Wife Of The Skies

by Honey Lauren



"The only victory over love is flight."

                                                                                                         Napoleon Bonaparte




Wife of The Skies is a comedy film with feminist content. However, it appears difficult to place it in any subcategory of comedy films. There are romantic elements in the film, but we cannot define it as a complete romantic comedy since its philosophical purpose is more dominant than its emotional purpose and its humorous purpose. The hero in the film sometimes looks like a "confused fool," but we cannot fully mention the screwball comedy genre. The reason is that the hero's foolish behaviors result from not being able to believe rather than incompetence or incomprehension. However, this is a comedy, and the difficulty of placing it in any subcategory should be considered as a success, not a deficiency, for Honey Lauren, who wrote and directed the movie.


Another achievement of Honey Lauren is that she selected the right materials to make a film with a feminist message. Stewardesses are among the occupational groups that are most shaped with their appearance, behavior, and quality of work by male ego, male desires, and tastes. We can refer to a similar case for women who perform their profession in front of the camera. Honey Lauren combines these two groups in her film to set forth a good product. In her own film, she creates a nice plot by having a sensual journalist try to shoot a documentary about stewardesses, whose beauty, cuteness, docility, and, naturally, sexiness are not deniable. When we start familiarizing ourselves with the lives of stewardesses while the documentary is shot, we see some scenes in which girls get themselves tied up in a thread-tying style called 'Kinbaku,' which spread from ancient Japan to the world and became a part of the BDSM culture. We should mention that it was a clever move to emphasize how the aesthetic and behavioral patterns imposed on women actually turned them into passive objects and how they stressed and oppressed them. It presents a surprising and striking picture that the audience does not expect.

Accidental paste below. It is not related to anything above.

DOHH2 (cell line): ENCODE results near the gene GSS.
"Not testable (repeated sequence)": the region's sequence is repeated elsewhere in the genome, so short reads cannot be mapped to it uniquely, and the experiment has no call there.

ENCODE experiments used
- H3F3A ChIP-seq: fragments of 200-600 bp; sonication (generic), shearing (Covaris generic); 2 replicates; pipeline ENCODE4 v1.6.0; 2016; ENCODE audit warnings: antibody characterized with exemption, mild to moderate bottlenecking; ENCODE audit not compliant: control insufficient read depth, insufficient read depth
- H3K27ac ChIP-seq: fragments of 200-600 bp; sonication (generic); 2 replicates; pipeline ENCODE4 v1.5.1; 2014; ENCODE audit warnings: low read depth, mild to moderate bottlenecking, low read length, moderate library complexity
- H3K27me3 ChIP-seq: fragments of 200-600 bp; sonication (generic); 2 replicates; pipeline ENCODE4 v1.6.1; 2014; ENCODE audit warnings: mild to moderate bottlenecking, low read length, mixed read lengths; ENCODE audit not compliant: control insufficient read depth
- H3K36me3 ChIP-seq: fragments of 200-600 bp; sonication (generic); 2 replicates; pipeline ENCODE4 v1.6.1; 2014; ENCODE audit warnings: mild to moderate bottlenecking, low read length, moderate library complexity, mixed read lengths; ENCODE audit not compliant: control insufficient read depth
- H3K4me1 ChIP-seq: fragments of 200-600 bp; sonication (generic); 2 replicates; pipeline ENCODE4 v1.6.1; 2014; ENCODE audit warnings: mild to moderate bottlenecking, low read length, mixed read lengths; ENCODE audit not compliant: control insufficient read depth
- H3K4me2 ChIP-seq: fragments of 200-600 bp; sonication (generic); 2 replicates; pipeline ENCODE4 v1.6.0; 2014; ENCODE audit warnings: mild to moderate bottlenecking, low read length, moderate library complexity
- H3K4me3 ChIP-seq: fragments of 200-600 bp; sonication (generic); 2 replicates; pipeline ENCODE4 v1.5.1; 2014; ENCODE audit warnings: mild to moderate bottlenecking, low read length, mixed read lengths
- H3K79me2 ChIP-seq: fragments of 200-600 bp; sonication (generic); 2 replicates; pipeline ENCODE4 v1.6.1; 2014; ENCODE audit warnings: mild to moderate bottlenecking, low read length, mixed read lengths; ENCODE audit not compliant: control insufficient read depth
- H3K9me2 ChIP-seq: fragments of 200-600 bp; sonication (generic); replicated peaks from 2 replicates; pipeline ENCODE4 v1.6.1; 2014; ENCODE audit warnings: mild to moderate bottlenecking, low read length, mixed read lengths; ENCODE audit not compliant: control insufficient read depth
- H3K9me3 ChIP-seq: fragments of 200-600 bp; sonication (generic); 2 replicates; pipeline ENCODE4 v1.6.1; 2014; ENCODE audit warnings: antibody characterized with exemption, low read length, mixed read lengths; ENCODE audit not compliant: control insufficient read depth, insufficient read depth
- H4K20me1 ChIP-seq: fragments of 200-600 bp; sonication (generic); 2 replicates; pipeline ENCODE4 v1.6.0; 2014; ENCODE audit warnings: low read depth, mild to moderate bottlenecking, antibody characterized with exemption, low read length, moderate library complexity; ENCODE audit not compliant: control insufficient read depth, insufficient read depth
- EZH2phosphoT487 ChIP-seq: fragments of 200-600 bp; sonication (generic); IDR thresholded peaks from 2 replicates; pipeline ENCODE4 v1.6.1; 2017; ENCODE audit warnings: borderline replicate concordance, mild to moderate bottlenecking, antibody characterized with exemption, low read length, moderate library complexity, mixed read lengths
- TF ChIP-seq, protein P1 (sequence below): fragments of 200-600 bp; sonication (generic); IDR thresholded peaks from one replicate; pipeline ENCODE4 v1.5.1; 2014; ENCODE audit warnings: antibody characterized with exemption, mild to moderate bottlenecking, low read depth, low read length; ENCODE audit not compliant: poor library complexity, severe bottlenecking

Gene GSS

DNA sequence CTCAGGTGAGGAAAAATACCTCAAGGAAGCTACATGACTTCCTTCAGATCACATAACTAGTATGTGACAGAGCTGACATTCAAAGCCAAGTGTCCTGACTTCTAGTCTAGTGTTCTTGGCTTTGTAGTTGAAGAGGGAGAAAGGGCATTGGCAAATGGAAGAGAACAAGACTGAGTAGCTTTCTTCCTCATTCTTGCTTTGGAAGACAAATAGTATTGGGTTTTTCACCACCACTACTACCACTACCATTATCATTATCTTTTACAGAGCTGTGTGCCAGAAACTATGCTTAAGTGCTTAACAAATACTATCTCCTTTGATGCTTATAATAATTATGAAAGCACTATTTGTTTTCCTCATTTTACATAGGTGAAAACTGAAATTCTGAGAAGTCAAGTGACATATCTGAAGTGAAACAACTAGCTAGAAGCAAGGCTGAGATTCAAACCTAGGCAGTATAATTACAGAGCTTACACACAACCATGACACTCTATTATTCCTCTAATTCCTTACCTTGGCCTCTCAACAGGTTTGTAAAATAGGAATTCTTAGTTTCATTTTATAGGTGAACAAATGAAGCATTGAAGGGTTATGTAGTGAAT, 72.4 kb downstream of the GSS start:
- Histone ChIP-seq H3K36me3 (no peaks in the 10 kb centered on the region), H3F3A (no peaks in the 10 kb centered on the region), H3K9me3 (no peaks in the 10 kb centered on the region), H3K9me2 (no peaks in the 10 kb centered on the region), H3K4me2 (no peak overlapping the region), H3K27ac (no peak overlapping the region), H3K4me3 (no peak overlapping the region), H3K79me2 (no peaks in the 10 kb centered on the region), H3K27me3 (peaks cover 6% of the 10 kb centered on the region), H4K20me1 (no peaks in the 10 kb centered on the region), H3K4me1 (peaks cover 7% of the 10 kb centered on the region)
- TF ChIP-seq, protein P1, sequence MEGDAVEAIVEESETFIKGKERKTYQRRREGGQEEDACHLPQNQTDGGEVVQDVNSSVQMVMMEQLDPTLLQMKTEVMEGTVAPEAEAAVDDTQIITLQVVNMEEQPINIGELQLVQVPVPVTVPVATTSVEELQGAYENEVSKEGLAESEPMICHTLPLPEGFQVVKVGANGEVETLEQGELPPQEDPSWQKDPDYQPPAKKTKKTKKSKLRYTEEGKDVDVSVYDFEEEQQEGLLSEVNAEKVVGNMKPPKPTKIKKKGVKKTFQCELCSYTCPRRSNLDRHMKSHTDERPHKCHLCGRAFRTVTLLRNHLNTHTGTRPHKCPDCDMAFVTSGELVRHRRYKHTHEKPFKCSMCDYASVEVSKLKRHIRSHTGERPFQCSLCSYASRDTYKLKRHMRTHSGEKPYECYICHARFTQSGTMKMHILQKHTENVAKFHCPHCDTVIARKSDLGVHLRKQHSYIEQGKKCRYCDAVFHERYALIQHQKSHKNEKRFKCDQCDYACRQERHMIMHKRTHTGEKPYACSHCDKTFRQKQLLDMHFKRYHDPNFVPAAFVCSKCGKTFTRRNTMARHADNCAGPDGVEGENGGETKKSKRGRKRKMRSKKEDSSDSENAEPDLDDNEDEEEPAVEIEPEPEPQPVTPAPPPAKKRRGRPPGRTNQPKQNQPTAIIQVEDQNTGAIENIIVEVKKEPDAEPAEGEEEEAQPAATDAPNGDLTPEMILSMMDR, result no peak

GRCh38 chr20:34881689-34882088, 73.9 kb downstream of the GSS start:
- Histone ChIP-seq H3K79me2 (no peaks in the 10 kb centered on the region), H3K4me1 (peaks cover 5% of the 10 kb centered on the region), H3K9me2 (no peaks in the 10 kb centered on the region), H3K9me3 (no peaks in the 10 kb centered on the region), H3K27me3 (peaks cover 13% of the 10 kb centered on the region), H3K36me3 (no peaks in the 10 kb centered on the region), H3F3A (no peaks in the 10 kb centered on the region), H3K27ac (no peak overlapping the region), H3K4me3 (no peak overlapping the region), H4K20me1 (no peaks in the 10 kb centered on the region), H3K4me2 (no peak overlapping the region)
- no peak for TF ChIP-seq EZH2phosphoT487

The pace of the film is generally reasonable, but the point where the hero's feelings turn from lust to love is reached very fast. The longer depiction of the transformation could have increased the pleasure we took in watching it. Because the story of the film takes place in 1965, there are sections where the images shot with a camera used at those times are included in the film, which supports cinematography. Moreover, natural acting nourishes the perception of reality. The cute, sweet, attractive, and seductive feelings emerging with the colors and fonts used in the title sequence develop and continue in harmony with the music. I assume it would be correct to say that the argument 'everything a woman's hand touches softens and becomes more beautiful' will make us not feminist but romantic.